My introduction to the oddly patterned Hexmag line came in 2014. It may have actually been earlier—circa 2013—but the production mags didn’t go on sale until 2014. At that point, there were many polymer AR-15 mag makers producing magazines, but the scene was still dominated by Magpul.
There were very few good polymer mags, though. It seemed like the Magpul line set the standard. Lancer was there, too. All of the others, though, were a noticeable step behind and most of those were trying to compete on price alone.
Hexmag brought a few legit features that made them stand out. We’ll dig into those shortly. The brand had a vision for how they were different, though, and it caught on.
As the company expanded, the brand gained the kind of recognition that often results in acquisition. Some former Blackhawk execs had formed a new company, Sentry Products Group, and they bought Hexmag and brought the economy of scale to their production process.
Hexture. Weird word, huh? Hexture is the trade name for the hexagonal pattern that dominates these magazines. So what does it do?
Hexture provides a grip surface. These fine lines stand off of the polymer like sharply defined ridges. Even with gloved hands, they catch easily and allow for a really good grip surface. Of all of the polymer mags I have for the AR platform, these are the most tactile.
The Hexture also adds strength, allowing Hexmag to build mag bodies with increased rigidity. I suspect there’s a slight weight-saving aspect to this, too, but I can’t confirm that. And even so, it would be marginal.
The original Hexmags had grip-tape sticker options that were shaped like the hex pattern. Peel and stick. This option provided even more surface texture and the option of adding more color to the magazines.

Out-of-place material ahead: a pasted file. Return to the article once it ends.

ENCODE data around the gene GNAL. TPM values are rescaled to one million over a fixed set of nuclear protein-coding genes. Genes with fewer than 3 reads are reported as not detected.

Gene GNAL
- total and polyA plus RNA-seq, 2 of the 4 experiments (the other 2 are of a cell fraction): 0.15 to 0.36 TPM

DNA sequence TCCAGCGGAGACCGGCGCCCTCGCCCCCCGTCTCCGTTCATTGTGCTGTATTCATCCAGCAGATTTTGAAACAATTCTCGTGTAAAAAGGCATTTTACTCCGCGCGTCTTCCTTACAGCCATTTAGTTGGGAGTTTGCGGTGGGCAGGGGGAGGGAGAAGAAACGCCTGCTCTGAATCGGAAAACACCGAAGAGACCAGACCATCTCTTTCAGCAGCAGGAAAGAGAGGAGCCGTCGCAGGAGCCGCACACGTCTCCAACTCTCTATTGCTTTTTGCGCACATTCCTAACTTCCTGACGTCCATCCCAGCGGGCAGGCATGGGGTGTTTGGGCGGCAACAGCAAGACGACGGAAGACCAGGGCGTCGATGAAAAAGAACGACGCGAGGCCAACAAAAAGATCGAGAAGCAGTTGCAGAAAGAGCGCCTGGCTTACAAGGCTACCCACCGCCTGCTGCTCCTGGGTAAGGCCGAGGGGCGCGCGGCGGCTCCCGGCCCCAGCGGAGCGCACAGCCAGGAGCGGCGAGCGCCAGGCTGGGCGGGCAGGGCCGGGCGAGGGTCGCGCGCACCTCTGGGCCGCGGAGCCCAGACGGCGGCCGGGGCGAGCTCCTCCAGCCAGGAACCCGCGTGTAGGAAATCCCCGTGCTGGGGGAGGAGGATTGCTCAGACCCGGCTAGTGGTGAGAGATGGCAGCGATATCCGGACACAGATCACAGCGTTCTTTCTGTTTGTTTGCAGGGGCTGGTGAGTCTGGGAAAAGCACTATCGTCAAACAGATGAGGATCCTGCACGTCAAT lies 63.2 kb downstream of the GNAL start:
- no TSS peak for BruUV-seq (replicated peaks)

The design is also legitimately toolless. While maintaining your magazines is hardly a sexy proposition, it is necessary. We don’t preach that enough, honestly. With the Hexmag design, you can remove the baseplate without the use of any punches.
After that, the plastic parts can be washed with soap and water. The stainless steel spring needs a coat of oil after a wipe-down. Reassemble and get back to work.
Color Coding with HexID
I have my own system for Glock mags. Because I have many G17 and G19 mags, I—very early on—used a paint pen to differentiate the two. For my G17 mags, I block in the 9mm marking on the back.
It is easy enough, though it wears off. It also marks them as mine so there’s no confusion at classes or competitions.
Hexmag stickers allow you to color code things, but so do their end pins and covers (at least for the AR mags). On the AR side, you can keep the 300 BLK separate from the .223 and 5.56 all by picking a dedicated color for each caliber. Match the follower and the plate latch to a single caliber and scratch that OCD itch without markers or paint pens.
But what about the polymer?
What about it? If you are not yet sold on plastics, there’s little I might say that would convince you. At least with the AR mags and the AK mags, you still have a choice. That’s not the case with Glock mags, though. They all have some element of plastic involved. The Hexmag Glock mag goes all-in on the polymer, though, in a way Glock does not.
The traditional Glock mag has stainless steel lurking beneath the polymer. The steel provides exceptional rigidity and strength. Glock can keep the steel thin, though, because they encase it in plastic. This, in many people’s minds, is the best of both worlds: a strong design that is lightweight and all but indestructible.